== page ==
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“[Western sanctions] will drive food prices even higher” – Dire warnings from Russia’s Vladimir Putin

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Posted: Wednesday, April 6, 2022. 5:29 pm CST.

Photo Courtesy: Sputnik/Mikhail Klimentyev/Kremlin via REUTERS/File Photo

By Aaron Humes: Apparently unfazed by tightening sanctions on himself, his family and his country, Russian President Vladimir Putin has warned that the consequences of those sanctions will be hardest on the poorest regions of the world.

Reuters reports that Putin told a meeting on food production this week, that “[The sanctions] will inevitably exacerbate food shortages in the poorest regions of the world, spur new waves of migration and in general drive food prices even higher,” adding that higher energy prices and shortage of fertilizer would prompt richer Western countries to print money to buy up supplies.

Putin further stated that Russia must keep a close eye on its food exports to hostile countries because the West’s sanctions had fomented a global food crisis and spiraling energy prices, calling a fertilizer shortage on the global market “inevitable” in the current conditions, after former President and Prime Minister Dmitry Medvedev warned last week that Russia could provide supplies of agriculture products to “friendly” countries only.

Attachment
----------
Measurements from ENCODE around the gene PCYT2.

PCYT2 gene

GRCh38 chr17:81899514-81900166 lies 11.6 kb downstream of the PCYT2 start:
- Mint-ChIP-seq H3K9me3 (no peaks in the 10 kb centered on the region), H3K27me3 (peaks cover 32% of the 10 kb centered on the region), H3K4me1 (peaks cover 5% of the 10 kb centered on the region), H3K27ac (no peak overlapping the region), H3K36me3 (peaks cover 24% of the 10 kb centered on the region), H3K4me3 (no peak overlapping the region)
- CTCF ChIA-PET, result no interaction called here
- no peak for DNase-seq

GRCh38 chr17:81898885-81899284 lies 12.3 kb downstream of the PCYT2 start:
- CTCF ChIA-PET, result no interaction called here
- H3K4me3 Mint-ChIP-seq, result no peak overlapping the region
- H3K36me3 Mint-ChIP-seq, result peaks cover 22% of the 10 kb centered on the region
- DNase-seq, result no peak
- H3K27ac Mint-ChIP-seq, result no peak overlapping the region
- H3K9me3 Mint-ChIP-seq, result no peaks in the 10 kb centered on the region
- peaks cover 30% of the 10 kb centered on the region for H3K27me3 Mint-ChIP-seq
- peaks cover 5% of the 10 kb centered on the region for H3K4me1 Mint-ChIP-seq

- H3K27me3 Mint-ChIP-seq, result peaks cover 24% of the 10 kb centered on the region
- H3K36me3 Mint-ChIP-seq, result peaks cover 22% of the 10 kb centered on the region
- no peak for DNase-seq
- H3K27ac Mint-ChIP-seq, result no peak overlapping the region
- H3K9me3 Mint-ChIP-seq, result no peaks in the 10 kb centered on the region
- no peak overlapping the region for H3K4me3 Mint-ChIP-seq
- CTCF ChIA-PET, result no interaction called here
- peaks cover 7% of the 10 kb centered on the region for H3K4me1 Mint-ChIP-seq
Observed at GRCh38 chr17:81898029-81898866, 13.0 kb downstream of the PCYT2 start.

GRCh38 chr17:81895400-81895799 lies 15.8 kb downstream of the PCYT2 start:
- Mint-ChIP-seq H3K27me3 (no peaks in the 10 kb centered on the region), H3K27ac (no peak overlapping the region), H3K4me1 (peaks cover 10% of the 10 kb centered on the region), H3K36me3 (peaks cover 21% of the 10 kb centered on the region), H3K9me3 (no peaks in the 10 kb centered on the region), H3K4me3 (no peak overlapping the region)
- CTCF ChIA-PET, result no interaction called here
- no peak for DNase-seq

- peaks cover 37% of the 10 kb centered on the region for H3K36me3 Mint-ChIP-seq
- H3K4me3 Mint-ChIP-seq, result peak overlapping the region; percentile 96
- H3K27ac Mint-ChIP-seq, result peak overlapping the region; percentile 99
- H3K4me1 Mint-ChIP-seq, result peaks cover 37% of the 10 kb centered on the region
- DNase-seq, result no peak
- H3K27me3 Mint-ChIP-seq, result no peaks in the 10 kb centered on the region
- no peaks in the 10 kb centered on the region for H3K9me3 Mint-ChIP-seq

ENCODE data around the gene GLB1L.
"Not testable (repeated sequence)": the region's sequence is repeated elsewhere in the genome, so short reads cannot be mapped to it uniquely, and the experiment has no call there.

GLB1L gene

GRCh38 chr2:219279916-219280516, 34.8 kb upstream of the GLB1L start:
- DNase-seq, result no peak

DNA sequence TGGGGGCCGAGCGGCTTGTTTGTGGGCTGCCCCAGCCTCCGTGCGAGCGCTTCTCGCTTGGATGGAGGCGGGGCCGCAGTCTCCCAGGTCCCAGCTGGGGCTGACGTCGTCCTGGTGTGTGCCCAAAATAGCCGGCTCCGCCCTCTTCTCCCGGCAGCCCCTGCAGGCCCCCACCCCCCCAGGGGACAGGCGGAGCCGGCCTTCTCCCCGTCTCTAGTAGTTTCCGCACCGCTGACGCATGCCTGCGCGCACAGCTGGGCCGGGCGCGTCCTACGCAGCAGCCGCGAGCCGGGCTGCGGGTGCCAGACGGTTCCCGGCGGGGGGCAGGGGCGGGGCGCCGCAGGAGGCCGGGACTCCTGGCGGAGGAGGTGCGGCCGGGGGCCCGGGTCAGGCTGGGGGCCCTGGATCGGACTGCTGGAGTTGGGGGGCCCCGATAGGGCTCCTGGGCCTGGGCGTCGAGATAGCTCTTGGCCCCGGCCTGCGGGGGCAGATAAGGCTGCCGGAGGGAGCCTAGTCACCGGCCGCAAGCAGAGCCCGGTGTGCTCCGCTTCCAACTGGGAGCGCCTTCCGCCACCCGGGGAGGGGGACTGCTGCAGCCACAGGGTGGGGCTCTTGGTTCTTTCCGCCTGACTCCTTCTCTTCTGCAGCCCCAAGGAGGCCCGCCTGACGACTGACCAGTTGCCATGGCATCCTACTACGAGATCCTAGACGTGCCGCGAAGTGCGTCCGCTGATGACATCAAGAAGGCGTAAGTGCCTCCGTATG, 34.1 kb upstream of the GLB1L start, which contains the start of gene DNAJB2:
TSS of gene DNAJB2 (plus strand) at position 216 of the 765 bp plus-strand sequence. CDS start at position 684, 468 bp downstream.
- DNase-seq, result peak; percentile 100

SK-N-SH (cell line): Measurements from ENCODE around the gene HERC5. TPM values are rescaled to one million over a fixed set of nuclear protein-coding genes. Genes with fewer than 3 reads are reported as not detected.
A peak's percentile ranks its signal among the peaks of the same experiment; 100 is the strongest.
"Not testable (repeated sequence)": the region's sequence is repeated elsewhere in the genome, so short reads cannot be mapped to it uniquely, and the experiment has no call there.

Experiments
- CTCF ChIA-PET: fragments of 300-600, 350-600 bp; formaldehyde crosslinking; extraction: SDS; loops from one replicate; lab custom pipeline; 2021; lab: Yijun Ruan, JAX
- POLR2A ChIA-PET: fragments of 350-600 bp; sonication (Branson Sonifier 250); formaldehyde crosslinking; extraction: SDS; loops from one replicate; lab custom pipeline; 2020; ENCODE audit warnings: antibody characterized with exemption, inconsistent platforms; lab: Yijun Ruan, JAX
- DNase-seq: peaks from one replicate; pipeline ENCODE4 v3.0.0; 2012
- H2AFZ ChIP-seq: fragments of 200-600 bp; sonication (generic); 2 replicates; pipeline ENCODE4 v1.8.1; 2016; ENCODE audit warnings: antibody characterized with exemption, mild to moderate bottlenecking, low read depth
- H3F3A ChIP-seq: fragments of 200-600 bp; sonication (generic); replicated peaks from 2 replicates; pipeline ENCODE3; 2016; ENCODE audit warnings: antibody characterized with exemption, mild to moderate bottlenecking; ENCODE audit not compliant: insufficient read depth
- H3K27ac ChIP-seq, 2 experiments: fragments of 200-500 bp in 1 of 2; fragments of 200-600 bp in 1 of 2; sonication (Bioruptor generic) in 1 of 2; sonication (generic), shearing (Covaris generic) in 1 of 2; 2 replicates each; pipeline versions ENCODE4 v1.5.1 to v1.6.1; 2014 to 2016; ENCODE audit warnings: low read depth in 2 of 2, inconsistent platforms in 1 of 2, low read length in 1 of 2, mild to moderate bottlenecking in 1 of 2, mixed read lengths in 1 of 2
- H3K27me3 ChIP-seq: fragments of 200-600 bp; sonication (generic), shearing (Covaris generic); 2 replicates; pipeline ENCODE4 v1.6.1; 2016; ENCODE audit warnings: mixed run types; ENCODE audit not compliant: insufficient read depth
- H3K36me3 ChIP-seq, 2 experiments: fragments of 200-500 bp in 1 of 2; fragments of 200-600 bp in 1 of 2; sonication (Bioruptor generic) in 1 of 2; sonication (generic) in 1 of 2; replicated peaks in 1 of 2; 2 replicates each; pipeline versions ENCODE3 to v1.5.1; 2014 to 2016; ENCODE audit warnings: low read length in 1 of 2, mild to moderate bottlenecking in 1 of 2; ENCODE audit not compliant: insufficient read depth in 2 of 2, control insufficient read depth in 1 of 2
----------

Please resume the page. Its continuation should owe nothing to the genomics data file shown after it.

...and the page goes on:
In addition to oil and natural gas, Russia is the world leading exporter of wheat, mainly to Africa and the Middle East; and major producer of potash, phosphate and nitrogen containing fertilisers, producing more than 50 million tonnes a year, 13 percent of the global total.

According to Putin, sanctions had disrupted logistics for supply from Russia and Belarus, while rising prices for natural gas was making fertilizer production more expensive in the West.

Putin also warned European states that Moscow would retaliate on attempts to nationalize Russian assets, calling it “a double-edged weapon,” a day after Germany said its energy regulator would take control of Gazprom Germania, a gas trading, storage and transmission business which Russia’s Gazprom said it was exiting last Friday, and as Britain considered temporarily taking over Gazprom’s British retail supply arm.

Putin continues to insist that Russia’s “special military operation” in Ukraine which started on February 24, is necessary because the United States was using Ukraine to threaten Russia and Moscow had to defend Russian-speaking people in Ukraine from persecution. Ukraine has dismissed Putin’s claims of persecution and says Russia is fighting an unprovoked war of aggression.

 

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